A new Gallup poll puts Maine at the middle of the pack among states when it comes to supporting President Donald Trump, which shouldn’t surprise many in our centrist state and doesn’t give us many clues about how our 2018 midterm election will go.
The Republican is historically unpopular at just over six months into his presidency. Gallup marked his most recent approval rating at 37 percent, but they’ve augmented their normal approval figures with state-by-state results based on polling from January through June.
In Maine, Trump measured at 42 percent approval and 56 percent disapproval, putting us 22nd from the bottom among states and tracking closely with his Election Day win, when 45 percent of voters backed him and he won the 2nd Congressional District, getting one of four electors.
Since the survey was done over the first half of the year, it doesn’t exactly measure where states are on Trump now and it doesn’t tell us where we’ll be in a year. Maine is still a slightly Democratic state after voting only slightly like one during the presidential election.
With a crowded open-seat gubernatorial race, a nearly evenly divided Legislature up from grabs and what could be a high-dollar race in the 2nd District, anything can happen next year. That intrigue is why we still like our jobs. Here’s your soundtrack. — Michael Shepherd
- LePage: ‘Shame’ on Collins and King for opposing Affordable Care Act repeal. After Maine’s U.S. senators voted against another Republican effort to repeal the health care law on Wednesday, LePage told WGAN on Thursday that “they don’t want to fix health care” and “shame on both of them.” He also said he thought Sen. Susan Collins, a moderate Republican who is mulling a run for governor in 2018, is “planning to run for governor.” LePage also addressed the American Civil Liberties Union of Maine’s call for his Facebook page to stop deleting comments and blocking followers, saying at first that he did not know who ran his Facebook page, but later said that Brent Littlefield, his political adviser, does. — Michael Shepherd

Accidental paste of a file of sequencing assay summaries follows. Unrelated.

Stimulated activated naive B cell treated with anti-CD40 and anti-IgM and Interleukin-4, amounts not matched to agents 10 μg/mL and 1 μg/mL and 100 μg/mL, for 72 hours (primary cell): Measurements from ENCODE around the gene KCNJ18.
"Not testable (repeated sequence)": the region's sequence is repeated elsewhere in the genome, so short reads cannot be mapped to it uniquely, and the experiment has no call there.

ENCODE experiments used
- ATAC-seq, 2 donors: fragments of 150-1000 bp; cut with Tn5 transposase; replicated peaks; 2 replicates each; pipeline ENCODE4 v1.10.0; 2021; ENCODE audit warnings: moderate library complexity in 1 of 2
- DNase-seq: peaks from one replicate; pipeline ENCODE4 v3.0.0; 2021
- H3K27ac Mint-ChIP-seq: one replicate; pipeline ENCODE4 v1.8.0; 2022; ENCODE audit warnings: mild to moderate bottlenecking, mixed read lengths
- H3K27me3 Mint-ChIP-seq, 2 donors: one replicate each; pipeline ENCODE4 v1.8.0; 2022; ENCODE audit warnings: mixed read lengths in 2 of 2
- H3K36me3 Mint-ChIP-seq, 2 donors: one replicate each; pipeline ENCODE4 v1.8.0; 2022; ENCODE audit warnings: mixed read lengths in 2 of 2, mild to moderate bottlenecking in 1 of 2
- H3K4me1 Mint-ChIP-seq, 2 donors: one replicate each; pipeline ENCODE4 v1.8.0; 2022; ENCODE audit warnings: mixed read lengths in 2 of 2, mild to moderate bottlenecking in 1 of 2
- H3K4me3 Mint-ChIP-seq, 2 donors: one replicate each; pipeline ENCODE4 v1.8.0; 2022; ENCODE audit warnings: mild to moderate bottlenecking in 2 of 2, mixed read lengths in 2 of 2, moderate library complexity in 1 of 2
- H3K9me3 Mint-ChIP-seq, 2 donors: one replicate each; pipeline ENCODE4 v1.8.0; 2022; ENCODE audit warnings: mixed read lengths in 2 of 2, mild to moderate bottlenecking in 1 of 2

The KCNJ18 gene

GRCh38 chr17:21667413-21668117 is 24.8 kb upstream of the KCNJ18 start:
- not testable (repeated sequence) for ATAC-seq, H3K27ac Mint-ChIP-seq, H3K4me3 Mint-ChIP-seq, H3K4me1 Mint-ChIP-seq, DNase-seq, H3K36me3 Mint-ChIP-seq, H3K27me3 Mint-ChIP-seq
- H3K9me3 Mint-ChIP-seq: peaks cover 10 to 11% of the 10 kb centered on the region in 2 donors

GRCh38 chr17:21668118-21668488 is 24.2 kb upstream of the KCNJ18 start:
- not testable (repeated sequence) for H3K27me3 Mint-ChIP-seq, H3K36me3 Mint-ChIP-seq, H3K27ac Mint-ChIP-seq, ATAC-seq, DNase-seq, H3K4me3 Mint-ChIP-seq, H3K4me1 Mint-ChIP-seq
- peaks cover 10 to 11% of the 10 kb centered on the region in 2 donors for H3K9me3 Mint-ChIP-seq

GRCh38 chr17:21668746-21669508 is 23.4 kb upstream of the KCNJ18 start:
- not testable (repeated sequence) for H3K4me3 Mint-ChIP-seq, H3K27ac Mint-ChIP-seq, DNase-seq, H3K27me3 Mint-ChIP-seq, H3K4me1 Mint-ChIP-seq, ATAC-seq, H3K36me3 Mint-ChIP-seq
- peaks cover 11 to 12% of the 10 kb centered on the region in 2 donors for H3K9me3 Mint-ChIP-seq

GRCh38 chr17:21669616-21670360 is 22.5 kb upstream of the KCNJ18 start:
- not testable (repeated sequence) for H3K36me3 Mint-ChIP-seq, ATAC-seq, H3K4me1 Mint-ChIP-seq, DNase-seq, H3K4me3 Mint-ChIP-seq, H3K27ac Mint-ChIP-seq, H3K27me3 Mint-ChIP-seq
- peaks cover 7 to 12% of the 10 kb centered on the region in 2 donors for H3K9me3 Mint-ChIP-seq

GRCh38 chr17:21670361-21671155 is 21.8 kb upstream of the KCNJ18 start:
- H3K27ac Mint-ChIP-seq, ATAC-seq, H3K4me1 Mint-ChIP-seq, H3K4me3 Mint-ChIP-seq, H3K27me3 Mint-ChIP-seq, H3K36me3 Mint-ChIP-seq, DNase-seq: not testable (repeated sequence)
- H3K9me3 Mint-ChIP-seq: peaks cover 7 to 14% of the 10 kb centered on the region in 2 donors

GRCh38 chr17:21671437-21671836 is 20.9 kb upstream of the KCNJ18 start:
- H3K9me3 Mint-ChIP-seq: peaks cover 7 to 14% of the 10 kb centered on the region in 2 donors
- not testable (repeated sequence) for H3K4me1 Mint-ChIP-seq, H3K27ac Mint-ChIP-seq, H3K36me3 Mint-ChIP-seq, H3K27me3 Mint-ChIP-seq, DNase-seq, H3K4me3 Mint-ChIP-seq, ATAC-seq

- U.S. Rep. Bruce Poliquin’s seat is being targeted again in 2018 by a national progressive group now run by his two-time opponent. The congressman from Maine’s 2nd District is one of 50 incumbent Republicans put “on notice” on Thursday by EMILY’s List, a group working to elect pro-abortion rights Democratic women. It means that the district is one of the group’s top targets and they’re helping recruit candidates here. Poliquin was put on the same list in 2014 ahead of his second successful run against former Democratic state Sen. Emily Cain, who is now executive director of EMILY’s List. The Democrats who have declared to run against Poliquin so far are two-time Maine Senate candidate Jonathan Fulford of Monroe, restaurateur Tim Rich of Seal Harbor and rural mail carrier Phil Cleaves of Dexter. However, Assistant Maine House Majority Leader Jared Golden, D-Lewiston, is also mulling a run and would likely gain wide establishment support if he got in. He’s married to Lewiston City Councilor Isobel Golden, a former Cain aide. — Michael Shepherd